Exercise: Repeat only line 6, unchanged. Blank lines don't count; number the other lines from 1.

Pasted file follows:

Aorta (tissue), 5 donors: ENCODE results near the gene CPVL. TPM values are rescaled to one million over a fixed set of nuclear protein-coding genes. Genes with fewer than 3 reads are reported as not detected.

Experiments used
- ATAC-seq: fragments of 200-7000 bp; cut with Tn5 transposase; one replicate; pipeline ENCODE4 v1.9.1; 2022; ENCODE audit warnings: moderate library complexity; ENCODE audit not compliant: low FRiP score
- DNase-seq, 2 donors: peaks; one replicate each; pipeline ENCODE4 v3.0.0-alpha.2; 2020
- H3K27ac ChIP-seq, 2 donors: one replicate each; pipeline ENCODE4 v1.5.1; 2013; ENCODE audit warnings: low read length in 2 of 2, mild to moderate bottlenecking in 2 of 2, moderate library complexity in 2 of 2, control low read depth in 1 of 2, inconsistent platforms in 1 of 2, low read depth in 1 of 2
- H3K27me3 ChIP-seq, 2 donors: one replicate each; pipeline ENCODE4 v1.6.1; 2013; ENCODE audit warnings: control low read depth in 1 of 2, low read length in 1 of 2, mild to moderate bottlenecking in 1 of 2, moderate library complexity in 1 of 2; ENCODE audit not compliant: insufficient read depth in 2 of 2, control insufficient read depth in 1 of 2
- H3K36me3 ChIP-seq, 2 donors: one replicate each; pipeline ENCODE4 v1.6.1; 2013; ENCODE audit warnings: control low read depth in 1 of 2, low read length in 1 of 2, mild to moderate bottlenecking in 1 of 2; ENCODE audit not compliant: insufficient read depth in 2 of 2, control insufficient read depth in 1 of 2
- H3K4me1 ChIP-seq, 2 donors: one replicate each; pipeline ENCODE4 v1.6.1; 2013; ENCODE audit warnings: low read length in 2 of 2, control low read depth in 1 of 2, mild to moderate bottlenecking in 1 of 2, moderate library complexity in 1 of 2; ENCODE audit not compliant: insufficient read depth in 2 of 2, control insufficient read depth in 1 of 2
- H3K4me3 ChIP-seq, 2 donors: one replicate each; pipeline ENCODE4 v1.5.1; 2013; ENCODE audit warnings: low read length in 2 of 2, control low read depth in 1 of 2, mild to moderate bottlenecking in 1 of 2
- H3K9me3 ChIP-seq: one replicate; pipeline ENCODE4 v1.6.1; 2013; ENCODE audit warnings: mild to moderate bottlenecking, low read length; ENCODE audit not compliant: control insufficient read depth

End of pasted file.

- H3K27me3 ChIP-seq, 2 donors: one replicate each; pipeline ENCODE4 v1.6.1; 2013; ENCODE audit warnings: control low read depth in 1 of 2, low read length in 1 of 2, mild to moderate bottlenecking in 1 of 2, moderate library complexity in 1 of 2; ENCODE audit not compliant: insufficient read depth in 2 of 2, control insufficient read depth in 1 of 2